Sign up for our daily briefing

Make your busy days simpler with Axios AM/PM. Catch up on what's new and why it matters in just 5 minutes.

Please enter a valid email.

Please enter a valid email.

Subscription failed
Thank you for subscribing!

Catch up on coronavirus stories and special reports, curated by Mike Allen everyday

Catch up on coronavirus stories and special reports, curated by Mike Allen everyday

Please enter a valid email.

Please enter a valid email.

Subscription failed
Thank you for subscribing!

Denver news in your inbox

Catch up on the most important stories affecting your hometown with Axios Denver

Please enter a valid email.

Please enter a valid email.

Subscription failed
Thank you for subscribing!

Des Moines news in your inbox

Catch up on the most important stories affecting your hometown with Axios Des Moines

Please enter a valid email.

Please enter a valid email.

Subscription failed
Thank you for subscribing!

Minneapolis-St. Paul news in your inbox

Catch up on the most important stories affecting your hometown with Axios Twin Cities

Please enter a valid email.

Please enter a valid email.

Subscription failed
Thank you for subscribing!

Tampa Bay news in your inbox

Catch up on the most important stories affecting your hometown with Axios Tampa Bay

Please enter a valid email.

Please enter a valid email.

Subscription failed
Thank you for subscribing!

Charlotte news in your inbox

Catch up on the most important stories affecting your hometown with Axios Charlotte

Please enter a valid email.

Please enter a valid email.

Subscription failed
Thank you for subscribing!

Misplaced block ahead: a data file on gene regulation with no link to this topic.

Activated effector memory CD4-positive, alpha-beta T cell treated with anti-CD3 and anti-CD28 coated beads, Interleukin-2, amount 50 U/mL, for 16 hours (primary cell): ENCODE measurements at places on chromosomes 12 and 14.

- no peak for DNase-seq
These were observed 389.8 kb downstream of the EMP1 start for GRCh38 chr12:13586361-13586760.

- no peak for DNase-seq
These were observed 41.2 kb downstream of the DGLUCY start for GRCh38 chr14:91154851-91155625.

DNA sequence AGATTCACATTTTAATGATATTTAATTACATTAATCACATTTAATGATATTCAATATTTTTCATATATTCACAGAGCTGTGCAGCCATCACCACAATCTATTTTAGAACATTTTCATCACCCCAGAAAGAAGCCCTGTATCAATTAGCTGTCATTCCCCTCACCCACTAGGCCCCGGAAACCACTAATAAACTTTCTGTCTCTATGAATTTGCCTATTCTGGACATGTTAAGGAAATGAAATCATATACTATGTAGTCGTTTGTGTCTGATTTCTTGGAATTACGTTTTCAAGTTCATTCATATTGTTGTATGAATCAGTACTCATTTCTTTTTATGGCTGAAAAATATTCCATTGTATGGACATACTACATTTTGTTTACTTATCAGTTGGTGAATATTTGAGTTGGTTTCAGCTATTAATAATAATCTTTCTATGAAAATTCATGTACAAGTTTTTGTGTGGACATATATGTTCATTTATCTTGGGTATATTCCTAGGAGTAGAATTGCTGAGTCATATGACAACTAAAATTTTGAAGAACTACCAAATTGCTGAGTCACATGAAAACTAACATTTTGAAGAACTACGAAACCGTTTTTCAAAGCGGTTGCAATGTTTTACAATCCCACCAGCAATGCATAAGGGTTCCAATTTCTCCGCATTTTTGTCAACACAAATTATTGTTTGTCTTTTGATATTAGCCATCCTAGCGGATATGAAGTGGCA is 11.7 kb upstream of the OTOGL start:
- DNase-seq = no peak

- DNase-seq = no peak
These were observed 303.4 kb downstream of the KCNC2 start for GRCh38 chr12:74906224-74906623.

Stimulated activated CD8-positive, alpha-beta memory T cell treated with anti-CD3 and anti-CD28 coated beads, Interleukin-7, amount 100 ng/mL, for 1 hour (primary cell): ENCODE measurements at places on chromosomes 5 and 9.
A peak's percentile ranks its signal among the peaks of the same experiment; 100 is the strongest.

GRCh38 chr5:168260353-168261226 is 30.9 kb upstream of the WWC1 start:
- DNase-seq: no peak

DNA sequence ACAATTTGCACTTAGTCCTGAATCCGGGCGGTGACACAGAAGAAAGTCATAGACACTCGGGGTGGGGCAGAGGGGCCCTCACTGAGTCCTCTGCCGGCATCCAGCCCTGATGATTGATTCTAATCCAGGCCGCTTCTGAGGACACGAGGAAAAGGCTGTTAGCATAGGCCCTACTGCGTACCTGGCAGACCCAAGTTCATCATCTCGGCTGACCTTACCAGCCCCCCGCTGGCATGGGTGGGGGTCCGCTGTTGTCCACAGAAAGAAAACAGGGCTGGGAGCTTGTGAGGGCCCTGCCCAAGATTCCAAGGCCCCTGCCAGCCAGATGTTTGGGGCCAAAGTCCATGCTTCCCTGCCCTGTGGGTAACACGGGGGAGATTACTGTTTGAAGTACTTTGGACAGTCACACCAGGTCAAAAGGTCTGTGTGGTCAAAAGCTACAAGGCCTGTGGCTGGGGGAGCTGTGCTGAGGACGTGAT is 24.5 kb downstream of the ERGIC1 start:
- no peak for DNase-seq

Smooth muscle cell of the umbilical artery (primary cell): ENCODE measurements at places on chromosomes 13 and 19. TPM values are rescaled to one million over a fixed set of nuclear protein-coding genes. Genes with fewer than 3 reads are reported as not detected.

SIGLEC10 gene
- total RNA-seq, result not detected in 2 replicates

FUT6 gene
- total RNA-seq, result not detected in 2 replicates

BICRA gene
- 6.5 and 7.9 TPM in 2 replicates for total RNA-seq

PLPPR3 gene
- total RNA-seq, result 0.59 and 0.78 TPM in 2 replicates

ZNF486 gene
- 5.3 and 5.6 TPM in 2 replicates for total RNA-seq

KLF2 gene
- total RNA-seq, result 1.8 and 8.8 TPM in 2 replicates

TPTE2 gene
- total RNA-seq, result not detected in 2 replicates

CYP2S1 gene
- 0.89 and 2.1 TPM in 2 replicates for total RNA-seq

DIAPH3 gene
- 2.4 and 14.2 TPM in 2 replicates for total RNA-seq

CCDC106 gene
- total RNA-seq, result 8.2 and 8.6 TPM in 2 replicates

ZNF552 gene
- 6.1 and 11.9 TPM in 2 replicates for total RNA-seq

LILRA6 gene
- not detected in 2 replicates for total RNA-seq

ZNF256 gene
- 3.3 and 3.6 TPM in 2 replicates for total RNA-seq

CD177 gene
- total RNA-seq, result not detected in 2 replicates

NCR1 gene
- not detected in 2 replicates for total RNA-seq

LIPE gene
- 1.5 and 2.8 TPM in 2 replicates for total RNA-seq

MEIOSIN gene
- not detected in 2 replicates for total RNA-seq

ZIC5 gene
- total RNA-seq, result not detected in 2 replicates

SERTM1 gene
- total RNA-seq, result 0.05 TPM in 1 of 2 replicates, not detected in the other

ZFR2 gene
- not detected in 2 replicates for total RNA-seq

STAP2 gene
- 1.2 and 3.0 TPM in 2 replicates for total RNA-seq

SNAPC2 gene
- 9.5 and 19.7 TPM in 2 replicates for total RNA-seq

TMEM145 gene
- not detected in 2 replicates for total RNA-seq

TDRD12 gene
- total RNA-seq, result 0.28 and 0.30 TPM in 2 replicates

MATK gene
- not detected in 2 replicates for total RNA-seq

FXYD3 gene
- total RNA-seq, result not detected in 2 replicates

Please enter a valid email.

Please enter a valid email.

Subscription failed
Thank you for subscribing!

The Westerdam cruise ship docked in Sihanoukville, Cambodia on Friday. Photo: Paula Bronstein/Getty Images

Hundreds of passengers and crew members aboard the Westerdam cruise ship are undergoing tests for the novel coronavirus at Cambodia after an American traveler tested positive for the virus, the ship's operator confirmed in a statement Tuesday.

The latest: 92 American citizens remain on board the Westerdam, operated by Holland America Line, and another 260 are awaiting travel clearance in hotels in Cambodia's capital, Phnom Penh, said Dr. William Walters, director of operational medicine at the State Department, during a news briefing Monday.

  • Cambodian Health Ministry officials are on board the Westerdam, docked off the port of Sihanoukville, testing for COVID-19 on the 255 guests and 747 crew awaiting clearance, Holland America said. The tests are expected to take several days to complete.

U.S. case: The 83-year-old American woman tested positive last Friday in Kuala Lumpur after the ship arrived from Cambodia, per the Malaysian health ministry. Her 85-year-old husband has tested negative for COVID-19, Holland America said.

  • "The guest was taken to the hospital and is reported to be in stable condition," the statement said.